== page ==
Arabic Bible in Early Egyptian Christianity


In 640 – 641 C.E. Egypt was conquered by the Arabs, in the era of Umar ibn Khattab the Caliph, and very early the process of its Arabization was initiated. In the beginning the Muslim administration was always bilingual, either Greek and Arabic, or Coptic and Arabic. But Arabic soon became the main language of the administration. In 780 C.E. it became the only recognized language. From that moment, any Egyptian wanting to make a career in administration had to know Arabic perfectly. By the ninth century most educated Copts spoke and wrote in Arabic. Coptic was progressively disappearing, at least in the cities1.  But the Copts then developed their religious identity and how they had to survive their faith in the era of domination of Islam in Egypt. In this context, they created the identity of language via using the Arabic Biblical version.

Nowadays the Copts use the authority of Van Dyck’s Arabic Bible. They published the first edition of Arabic New Van Dyck Bible with cross references in 2013 which so-called الكتاب المقدس با لشواهد الكتابيه (the Holy Bible with Cross References), published by the Bible Society of Egypt. But, the Arabic version normally used in the Coptic church during the Middle Ages was the one produced by the Egyptian Jewish exegate Sa’id ibn Yusuf al-Fayyumi, known in Jewish circles as Saadia Gaon (Rasag). Known for his works on Hebrew linguistics, Halacha, and Jewish philosophy. He was the first important rabbinic figure to write extensively in Arabic, he was then considered the founder of Judeo-Arabic literature. He was born in Egypt about 892 and died in Iraq in 942 CE. His Arabic translation based on the Masoretic Hebrew text with a slight paraphrase was widely adopted by the Coptic church. This is clear from the numerous manuscripts copied by the Copts, which date back to the thirteenth century and which are spread today around the world2 .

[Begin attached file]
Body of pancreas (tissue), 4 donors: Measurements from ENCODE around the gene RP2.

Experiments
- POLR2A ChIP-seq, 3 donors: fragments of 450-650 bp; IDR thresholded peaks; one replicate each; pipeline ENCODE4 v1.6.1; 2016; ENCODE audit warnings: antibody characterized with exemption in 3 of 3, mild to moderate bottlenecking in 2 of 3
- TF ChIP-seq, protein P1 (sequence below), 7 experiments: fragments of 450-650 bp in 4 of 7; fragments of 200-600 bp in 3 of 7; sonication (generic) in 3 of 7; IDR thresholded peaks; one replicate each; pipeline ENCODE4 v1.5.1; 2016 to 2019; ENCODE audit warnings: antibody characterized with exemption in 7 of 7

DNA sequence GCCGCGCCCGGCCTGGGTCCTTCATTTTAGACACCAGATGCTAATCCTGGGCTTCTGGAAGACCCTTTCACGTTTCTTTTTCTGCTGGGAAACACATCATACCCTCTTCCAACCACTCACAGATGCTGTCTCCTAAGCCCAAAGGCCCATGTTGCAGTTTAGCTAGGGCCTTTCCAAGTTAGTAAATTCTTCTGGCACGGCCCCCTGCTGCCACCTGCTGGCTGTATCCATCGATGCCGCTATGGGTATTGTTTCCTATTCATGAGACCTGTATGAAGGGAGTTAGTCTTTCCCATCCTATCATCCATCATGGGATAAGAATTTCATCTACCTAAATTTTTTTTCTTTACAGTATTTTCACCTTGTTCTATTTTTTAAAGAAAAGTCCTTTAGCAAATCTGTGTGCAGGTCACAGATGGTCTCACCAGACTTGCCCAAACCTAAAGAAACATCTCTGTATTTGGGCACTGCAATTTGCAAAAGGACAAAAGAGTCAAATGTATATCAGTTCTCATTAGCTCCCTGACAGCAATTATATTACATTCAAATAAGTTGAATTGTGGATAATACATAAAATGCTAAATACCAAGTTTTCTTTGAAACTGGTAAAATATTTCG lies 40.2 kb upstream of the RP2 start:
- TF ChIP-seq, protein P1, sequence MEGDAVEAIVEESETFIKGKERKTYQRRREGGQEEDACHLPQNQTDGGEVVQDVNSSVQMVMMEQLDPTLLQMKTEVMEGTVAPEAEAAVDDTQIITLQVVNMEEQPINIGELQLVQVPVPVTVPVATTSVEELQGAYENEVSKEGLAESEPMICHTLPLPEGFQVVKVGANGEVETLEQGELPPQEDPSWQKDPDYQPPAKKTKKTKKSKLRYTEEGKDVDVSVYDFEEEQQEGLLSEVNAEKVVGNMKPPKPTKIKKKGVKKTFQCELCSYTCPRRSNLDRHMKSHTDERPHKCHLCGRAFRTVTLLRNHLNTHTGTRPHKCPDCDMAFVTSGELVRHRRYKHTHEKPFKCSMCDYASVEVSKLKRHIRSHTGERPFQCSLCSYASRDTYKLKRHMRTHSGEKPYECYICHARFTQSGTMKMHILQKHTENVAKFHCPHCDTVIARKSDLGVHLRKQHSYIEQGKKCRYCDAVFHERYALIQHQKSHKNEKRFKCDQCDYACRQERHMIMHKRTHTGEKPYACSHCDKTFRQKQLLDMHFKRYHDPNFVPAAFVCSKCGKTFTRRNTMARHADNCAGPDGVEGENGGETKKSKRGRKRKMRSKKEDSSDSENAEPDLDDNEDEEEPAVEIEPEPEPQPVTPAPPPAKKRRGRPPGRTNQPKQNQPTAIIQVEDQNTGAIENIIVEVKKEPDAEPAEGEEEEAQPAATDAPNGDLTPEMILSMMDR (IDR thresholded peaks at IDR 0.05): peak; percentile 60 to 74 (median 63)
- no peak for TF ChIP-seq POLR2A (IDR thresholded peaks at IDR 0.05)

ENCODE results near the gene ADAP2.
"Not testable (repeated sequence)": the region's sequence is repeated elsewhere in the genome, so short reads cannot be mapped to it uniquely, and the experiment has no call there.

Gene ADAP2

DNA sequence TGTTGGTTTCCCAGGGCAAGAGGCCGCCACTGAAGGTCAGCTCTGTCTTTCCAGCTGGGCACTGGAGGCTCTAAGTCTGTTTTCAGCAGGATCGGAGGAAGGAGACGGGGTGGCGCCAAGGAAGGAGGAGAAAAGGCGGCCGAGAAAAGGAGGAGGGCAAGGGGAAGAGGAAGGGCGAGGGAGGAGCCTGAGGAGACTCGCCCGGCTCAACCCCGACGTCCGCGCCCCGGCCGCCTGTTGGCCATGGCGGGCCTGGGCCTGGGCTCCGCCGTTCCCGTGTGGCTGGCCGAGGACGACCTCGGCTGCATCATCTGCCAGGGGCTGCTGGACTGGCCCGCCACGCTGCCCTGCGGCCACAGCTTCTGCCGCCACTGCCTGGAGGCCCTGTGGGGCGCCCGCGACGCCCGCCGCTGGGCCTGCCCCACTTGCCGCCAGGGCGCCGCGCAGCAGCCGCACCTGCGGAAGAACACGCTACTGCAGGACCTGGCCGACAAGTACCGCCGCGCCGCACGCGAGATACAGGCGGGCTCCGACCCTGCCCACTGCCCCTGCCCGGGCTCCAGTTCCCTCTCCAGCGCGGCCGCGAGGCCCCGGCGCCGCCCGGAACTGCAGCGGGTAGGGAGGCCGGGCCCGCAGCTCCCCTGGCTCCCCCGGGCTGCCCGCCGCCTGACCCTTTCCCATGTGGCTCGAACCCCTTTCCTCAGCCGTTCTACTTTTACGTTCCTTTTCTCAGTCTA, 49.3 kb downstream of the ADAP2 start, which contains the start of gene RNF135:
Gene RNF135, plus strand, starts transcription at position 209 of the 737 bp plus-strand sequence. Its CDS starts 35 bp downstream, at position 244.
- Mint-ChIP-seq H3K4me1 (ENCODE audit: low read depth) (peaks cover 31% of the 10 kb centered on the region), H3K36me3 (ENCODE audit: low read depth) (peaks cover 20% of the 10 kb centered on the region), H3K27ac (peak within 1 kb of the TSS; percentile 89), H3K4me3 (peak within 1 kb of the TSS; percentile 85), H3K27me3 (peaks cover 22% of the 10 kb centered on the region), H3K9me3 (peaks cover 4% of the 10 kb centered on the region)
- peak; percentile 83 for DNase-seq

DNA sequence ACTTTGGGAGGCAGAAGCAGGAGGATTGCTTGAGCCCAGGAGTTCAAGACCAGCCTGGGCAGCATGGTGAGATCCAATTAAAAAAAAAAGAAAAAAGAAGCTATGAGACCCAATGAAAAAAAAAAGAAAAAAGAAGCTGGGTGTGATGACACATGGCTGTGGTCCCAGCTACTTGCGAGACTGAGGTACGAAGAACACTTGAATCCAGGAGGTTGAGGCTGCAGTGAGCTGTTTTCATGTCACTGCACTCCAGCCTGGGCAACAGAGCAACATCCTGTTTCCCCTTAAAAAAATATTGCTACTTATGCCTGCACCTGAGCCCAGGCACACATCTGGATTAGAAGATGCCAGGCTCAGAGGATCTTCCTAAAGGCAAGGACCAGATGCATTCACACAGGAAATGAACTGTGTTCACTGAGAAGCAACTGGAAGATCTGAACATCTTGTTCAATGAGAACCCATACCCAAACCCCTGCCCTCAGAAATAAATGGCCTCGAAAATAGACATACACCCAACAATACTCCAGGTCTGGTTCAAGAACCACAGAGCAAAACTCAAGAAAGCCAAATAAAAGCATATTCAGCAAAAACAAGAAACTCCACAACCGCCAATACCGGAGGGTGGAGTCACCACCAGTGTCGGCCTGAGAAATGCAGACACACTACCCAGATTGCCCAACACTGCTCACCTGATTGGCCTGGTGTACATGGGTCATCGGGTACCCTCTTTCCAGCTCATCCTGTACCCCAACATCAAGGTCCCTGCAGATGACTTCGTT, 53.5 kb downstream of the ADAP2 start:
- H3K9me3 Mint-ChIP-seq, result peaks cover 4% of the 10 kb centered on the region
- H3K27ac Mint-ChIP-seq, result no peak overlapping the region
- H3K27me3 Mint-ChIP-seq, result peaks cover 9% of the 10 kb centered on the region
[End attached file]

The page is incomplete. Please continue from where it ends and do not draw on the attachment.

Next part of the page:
The Copts, however, knew the existence of both Mecca and Medina belong to Shem, via reading the Arabic Bible as the work of Saadia Gaon on the Pentateuch. The work mentions the names of Macca and Medina as followed here (Genesis, chapter 10, verse 30):

לשון הקודש: בראשית, י, ל: וַיְהִי מוֹשָׁבָם מִמֵּשָׁא בֹּאֲכָה סְפָרָה הַר הַקֶּדֶם

265 == תפסיר: ל) וכאן מסכנהם מן מכה. אלי’ אן תגי אלי’ אלמדינה אלי’ אלגבל אלשרקי

265 == ערבית: 30 وَكَانَ مَسْكَنُهُ مِنْ مَكَّةَ، إِلَى أَنْ تَجِيءَ إِلَى الْمَدِينَةِ إِلَى الجَبَلِ الشَّرْقِي

Noah has three sons: Shem, Ham and Yafet. Both towns, Macca and Medina, belong to the descendants of Shem only, as below: Noah – Shem – Arpachshad – Shelach – Ebber – Yoktan – 13 childrens. These Yoktan’s 13 children have settled in many places including the place Mesha [= Mecca] and Sefara [= Medina]. In other words, Macca and Medina belong to Shem’s descendants. Ham is the father of Cush, Mizraim (the grandfather of the Palestinians), Phut and Canaan. The territory of the Palestinians is in North Sinai. The territory of Canaan is in the land of Israel. Mecca and Medina exist 4 generations before the birth of Ishmael, which is a descendant of Shem on his father’s side (=Avraham), and is a descendant of Ham on his mother’s side (=Hagar of Egypt, Paroah’s daughter). Does Ishmael belong to Shem’s descendants or to Ham’s descendants? Obviously, Ishmael the son of Abraham inherited the land of Shem’s descendants in the Hejaz, in Arabian peninsula.

Rabbi David Kimchi (Radak) also confirmed the existence of Mecca in the Sefer Bereshit (Genesis) 10:30 according to the statement of Rav Saadia Gaon in his Judeo-Arabic Targum. Radak (1160 – 1235 CE.) was a medieval rabbi, famous biblical commentator, philosopher and grammarian. He was the son of Rabbi Joseph Kimchi and the brother of Rabbi Moshe Kimchi, both biblical commentators and grammarians. Rabbi David Kimchi (Radak) however confirmed it and he said:

ומשא, תרגם רב סעדיה ז”ל מכא שהולכים הישמעאלים לחוג שם

u-Mesha, Targum Rav Saadia Gaon zichrono livracha Makka sheholachim ha-Yishmaelim le Chog shem.

(“Rav Saadia Gaon understands the meaning of the word Mesha as what is known nowadays as Mecca, the city to which the Ishmaelites make their pilgrimage, the Hajj”) 3,